TWU wants urgent fair labor reform in transportation
TWU says recent Commission decisions show transport industry body needed
TWU National Secretary Michael Kaine
The Transport Workers Union (TWU) has called for urgent reform as a Fair Work Commission ruling agrees Deliveroo pilot Diego Franco was unfairly dismissed, but could not find he was an employee following the High Court ruling on staff contracts.
Fair Work Commission Vice Chairman Adam Hatcher said the commissioner’s decision on the unfair dismissal was correct at the time of the ruling.
“The commissioner’s finding of lack of just cause, coupled with Franco’s undeniable breach of procedural fairness, made inevitable the commissioner’s finding that the termination was harsh, unjust and unreasonable,” Hatcher said.
Deliveroo’s appeal has been upheld on the grounds that the decision must now be reviewed in the light of a High Court ruling earlier this year which ruled that the terms of a contract should be used to determine the status of job, rather than the nature of the work.
The TWU is calling for urgent reform to ensure all transport workers have rights with safety standards enforced to deal with the deadly pressures in the industry.
Since the previous federal government decommissioned a traffic safety watchdog in 2016, the TWU says 272 transport workers have been killed, 11 of whom were food delivery workers.
TWU National Secretary Michael Kaine said the federal government must urgently introduce reform to address the archaic system that grants rights like unfair dismissal only to workers deemed to be employees.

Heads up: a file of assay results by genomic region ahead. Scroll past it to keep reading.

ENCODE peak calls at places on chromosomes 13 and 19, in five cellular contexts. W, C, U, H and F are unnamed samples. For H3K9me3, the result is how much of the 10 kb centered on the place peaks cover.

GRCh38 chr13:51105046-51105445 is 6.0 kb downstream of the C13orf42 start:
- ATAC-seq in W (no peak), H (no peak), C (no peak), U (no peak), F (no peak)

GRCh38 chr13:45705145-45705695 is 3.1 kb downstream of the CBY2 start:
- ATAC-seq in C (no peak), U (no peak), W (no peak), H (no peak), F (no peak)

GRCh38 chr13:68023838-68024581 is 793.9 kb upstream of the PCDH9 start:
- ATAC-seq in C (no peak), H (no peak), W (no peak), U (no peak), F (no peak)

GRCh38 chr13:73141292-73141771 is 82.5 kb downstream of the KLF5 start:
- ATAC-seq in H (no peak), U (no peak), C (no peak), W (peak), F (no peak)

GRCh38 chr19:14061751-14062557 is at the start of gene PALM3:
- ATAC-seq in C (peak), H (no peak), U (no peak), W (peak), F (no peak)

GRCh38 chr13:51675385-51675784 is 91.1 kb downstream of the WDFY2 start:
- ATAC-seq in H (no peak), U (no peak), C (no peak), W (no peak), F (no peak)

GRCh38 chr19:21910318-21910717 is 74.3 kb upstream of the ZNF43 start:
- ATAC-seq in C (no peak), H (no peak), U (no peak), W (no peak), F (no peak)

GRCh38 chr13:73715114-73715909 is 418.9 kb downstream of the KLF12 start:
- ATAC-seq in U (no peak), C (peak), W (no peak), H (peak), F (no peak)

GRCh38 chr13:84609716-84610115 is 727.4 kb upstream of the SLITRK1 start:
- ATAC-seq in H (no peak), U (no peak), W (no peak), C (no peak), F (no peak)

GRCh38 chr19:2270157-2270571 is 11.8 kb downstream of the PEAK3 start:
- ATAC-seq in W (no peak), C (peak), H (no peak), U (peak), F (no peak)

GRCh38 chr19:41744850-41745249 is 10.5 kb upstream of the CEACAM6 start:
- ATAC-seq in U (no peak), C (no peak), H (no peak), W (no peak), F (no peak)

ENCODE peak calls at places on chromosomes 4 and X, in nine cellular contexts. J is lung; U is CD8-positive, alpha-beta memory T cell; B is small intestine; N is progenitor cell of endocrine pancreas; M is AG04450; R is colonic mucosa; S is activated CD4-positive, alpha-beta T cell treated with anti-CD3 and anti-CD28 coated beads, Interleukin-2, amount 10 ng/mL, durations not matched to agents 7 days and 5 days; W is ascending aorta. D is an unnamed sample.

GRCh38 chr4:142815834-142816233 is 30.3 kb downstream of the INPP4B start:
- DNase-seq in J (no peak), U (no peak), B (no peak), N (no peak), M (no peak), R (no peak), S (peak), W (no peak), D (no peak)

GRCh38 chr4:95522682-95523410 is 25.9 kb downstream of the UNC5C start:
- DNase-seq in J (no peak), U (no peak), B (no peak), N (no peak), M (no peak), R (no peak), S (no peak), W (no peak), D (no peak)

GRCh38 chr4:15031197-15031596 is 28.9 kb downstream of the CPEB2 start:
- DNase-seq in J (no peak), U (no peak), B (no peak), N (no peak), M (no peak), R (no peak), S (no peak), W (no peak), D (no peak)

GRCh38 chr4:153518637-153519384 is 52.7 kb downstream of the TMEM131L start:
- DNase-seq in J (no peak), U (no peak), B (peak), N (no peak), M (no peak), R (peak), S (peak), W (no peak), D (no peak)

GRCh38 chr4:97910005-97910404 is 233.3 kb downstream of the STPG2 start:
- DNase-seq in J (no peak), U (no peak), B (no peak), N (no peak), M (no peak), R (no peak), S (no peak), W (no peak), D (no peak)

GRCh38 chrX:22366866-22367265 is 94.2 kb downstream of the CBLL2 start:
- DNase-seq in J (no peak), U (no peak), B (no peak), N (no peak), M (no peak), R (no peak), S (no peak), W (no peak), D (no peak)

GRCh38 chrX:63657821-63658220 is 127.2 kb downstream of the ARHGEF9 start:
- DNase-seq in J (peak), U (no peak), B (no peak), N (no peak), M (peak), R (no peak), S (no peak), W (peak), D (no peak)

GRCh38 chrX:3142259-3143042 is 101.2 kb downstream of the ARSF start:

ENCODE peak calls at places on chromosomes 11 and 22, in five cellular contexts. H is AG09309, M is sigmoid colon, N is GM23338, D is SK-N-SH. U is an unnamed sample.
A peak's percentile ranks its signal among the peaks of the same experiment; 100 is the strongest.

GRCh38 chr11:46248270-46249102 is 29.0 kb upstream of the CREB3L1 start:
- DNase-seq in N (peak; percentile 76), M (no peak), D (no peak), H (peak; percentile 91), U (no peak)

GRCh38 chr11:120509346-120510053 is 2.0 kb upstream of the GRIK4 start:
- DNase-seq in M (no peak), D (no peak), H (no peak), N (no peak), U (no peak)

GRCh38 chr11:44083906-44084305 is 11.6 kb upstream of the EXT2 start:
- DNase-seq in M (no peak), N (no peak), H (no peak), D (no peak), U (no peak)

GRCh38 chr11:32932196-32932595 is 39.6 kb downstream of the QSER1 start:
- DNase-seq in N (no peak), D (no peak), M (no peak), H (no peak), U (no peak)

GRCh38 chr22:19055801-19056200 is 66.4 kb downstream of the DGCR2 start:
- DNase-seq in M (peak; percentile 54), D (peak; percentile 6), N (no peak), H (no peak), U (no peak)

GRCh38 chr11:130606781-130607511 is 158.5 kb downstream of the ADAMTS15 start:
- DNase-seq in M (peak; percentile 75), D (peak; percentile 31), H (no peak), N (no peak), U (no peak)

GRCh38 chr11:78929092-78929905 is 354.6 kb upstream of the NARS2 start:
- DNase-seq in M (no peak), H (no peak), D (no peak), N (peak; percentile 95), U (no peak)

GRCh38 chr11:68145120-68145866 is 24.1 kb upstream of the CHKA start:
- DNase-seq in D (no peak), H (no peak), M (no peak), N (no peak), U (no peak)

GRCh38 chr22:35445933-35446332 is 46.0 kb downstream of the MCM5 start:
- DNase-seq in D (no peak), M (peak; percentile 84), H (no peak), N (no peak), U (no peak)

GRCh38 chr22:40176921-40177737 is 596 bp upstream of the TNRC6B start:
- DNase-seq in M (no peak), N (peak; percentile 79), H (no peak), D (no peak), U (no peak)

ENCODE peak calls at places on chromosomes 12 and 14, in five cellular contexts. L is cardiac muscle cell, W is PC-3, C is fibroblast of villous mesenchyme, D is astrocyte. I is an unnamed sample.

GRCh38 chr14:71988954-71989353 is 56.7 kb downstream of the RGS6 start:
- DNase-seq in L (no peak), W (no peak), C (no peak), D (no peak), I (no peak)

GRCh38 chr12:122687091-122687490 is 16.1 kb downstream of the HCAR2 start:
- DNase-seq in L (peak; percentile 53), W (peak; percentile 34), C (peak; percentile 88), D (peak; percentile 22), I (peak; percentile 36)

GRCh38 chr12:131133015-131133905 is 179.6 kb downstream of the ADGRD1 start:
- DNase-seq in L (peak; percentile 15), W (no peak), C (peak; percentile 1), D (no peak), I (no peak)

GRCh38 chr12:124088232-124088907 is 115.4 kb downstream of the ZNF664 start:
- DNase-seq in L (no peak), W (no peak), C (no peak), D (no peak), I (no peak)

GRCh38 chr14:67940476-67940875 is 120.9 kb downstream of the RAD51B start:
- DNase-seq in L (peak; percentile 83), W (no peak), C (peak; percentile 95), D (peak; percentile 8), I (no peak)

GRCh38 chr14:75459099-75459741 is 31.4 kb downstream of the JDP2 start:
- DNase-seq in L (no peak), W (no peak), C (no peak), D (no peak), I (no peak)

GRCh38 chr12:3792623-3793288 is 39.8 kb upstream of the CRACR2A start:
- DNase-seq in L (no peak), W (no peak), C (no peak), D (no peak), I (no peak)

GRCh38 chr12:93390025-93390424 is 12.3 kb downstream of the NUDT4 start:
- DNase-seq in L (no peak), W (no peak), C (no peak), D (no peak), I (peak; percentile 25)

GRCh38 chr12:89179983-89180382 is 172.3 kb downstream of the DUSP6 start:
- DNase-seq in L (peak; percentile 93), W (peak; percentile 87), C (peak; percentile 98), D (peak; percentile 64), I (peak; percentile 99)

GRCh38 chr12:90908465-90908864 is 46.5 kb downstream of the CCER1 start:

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“Diego Franco and his family have gone through more than two years of stress and turmoil. Diego was wrongfully terminated without warning, a finding twice accepted by the Fair Work Commission,” Kaine said.
“Despite this act by Deliveroo, Franco and his family have been snatched away from justice for no reason other than an outdated legal system that does not represent today’s working world.”
Kaine says the discovery allows companies in the gig economy to adjust contract wording to avoid accounting for workers’ rights.
“Every transport worker in Australia needs rights and protections without exception. Companies like Uber and DoorDash have joined calls for an independent body to set minimum standards to level the playing field across the country. industry,” Kaine said.
“This decision demonstrates how high a priority it is for the federal government to establish a transportation standards body.”
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